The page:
The social network that changed your life

Facebook Mark Zuckerberg is, excusez le mot, The Fucking Boss. He created Facebook (and not you). He became a gazillionaire at 21. He goes to inverter’s meetings wearing Adidas flip-flops and Looney Tunes pyjamas. His business card reads “I´m CEO... Bitch!” Zuckerberg is such a boss that the first thing he installed in his company’s first office (in a chalet in Palo Alto, California) was a zip-line to be able to jump from the top of the chimney to the pool. Smart guys also do balconying.

His story, of his Facebook and it’s genesis, is the one David Fincher ( “Se7en”, “The Fight Club”, “The Game”, “Zodiac”) is about to tell, with a script by Aaron Sorkin ( “The West Wing” and, in his spare time, alpha male in the TV series “Entourage”), in what is already being called one of the films of the year, “The Social Network”. For now, the Rotten Tomatoes website agrees with the American film press giving it a 10. The film has already caused alarm because it supposedly uncovers some of Zuckerberg’s dirty laundry. There are people who have deleted their Facebook accounts, shocked by the dirt under the carpet. So there’s a lot of anticipation: it premieres in the U.S. on 1st October, the 15th in the UK and on the 29th in Spain. For now we will have to placate ourselves with the juicy foretastes: the poster and it’s tagline ( “You don’t get to 500 million friends without making a few enemies”) promise a story of back-stabbing and unfair play; as well, the trailer, in which a Zuckerberg double appears with his gullible face as if he were a Big Brother or Messiah, is accompanied by an apocalyptic, acapella version of Radiohead’s “Creep”. [By the way, the soundtrack is by Trent Reznor and some pieces of it can be downloaded for free from Soundcloud –look for Trent Reznor & Atticus Ross].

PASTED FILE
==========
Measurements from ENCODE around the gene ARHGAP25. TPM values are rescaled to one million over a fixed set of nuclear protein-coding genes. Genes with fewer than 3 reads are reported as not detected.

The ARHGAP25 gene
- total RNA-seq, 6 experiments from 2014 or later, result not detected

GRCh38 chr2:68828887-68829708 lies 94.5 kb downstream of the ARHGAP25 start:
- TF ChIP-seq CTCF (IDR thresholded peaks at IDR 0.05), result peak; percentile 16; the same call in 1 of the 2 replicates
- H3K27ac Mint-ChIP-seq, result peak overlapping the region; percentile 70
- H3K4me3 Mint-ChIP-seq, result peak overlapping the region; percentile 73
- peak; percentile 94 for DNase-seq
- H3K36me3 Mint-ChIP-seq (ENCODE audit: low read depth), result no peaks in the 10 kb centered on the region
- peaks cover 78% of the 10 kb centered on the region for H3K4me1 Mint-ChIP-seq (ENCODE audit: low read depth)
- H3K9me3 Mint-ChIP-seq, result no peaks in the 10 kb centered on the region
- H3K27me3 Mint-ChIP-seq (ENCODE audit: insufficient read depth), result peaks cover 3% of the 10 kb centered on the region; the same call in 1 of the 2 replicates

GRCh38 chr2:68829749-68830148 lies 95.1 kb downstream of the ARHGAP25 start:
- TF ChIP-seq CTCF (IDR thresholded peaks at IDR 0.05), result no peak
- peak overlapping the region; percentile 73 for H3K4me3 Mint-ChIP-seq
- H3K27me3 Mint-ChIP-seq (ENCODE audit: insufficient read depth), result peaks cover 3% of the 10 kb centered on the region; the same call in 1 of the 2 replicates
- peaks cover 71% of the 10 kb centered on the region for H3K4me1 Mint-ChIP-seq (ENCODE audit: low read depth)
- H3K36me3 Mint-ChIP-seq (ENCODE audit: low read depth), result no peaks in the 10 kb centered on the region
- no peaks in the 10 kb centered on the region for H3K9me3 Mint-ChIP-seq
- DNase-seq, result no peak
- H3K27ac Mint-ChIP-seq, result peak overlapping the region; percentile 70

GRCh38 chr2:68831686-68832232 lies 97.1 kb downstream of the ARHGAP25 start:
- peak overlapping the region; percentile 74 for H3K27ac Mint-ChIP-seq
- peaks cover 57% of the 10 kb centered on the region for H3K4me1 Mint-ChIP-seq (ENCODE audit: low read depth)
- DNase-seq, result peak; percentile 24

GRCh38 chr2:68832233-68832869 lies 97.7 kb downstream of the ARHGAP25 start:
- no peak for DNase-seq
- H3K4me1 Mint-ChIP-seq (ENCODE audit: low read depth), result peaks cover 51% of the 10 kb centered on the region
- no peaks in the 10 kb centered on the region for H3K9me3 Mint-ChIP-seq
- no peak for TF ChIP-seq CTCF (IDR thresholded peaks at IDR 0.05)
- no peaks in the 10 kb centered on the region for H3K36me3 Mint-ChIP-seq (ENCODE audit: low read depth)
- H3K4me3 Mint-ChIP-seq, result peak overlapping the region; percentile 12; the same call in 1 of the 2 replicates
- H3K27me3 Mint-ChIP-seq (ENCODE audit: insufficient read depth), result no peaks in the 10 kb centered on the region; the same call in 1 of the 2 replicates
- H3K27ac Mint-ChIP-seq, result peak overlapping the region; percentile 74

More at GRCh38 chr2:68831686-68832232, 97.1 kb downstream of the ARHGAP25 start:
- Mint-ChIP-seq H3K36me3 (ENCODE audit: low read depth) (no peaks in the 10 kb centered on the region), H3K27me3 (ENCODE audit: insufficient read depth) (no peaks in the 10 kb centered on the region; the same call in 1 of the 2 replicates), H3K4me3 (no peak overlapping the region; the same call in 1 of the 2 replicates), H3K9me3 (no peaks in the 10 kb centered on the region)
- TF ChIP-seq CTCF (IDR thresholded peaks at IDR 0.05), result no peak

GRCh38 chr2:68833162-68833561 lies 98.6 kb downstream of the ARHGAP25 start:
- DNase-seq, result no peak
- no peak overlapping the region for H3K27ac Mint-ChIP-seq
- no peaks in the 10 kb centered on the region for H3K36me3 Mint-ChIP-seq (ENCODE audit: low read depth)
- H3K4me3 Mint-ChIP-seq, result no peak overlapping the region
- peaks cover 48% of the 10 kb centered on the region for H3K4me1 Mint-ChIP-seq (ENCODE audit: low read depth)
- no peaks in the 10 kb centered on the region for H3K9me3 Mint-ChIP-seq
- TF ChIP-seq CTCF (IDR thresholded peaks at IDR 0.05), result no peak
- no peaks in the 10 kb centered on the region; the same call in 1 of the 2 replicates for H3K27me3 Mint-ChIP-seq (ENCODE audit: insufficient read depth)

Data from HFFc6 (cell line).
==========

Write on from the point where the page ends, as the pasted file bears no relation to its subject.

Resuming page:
But what has this boy done to deserve such a show?

“The Social Network” is based on the book “The Accidental Billionaires”, by Ben Mezrich. In it’s page, he explains the story of the creation of Facebook from the very beginning in a dorm room at Harvard University to the Silicon Valley adventures of the protagonists in search of millions of dollars (which they will find, many of them). In the meantime, the film unveils titbit after titbit of betrayal, extra-judicial agreements and supposedly confused simpletons who, in the end, turn out to be the Masters of the World.The point of view taken by Mezrich’s book is the one of Eduardo Saverin (played by Andrew Garfield, who will be the next Spiderman), the Harvard student who lent Mark Zuckerberg his first thousand dollars to create Facebook. They got to know each other as members of a Jewish fraternity at University. Note the decadency of this: if Harvard social life –a nest of rich kid students, as we all know– could be reflected as a pyramid graphic, the fraternity Zuckerberg and Saverin were part of would be the top (but with the pyramid upside down and with its pinnacle pointing down, towards the dungeons). The two nerds’ social lives were so anaemic that one day, Zuckerberg, after a night of partying and failure during which he was systematically ignored by ALL of the women who crossed his path, decided to steal images from the student directories stored in the university residencies in order to create a web page where the photos of the girls could be compared to, for example, those of farm animals. That was the birth of Facemash and which landed Mark in court, sued by the University’s direction.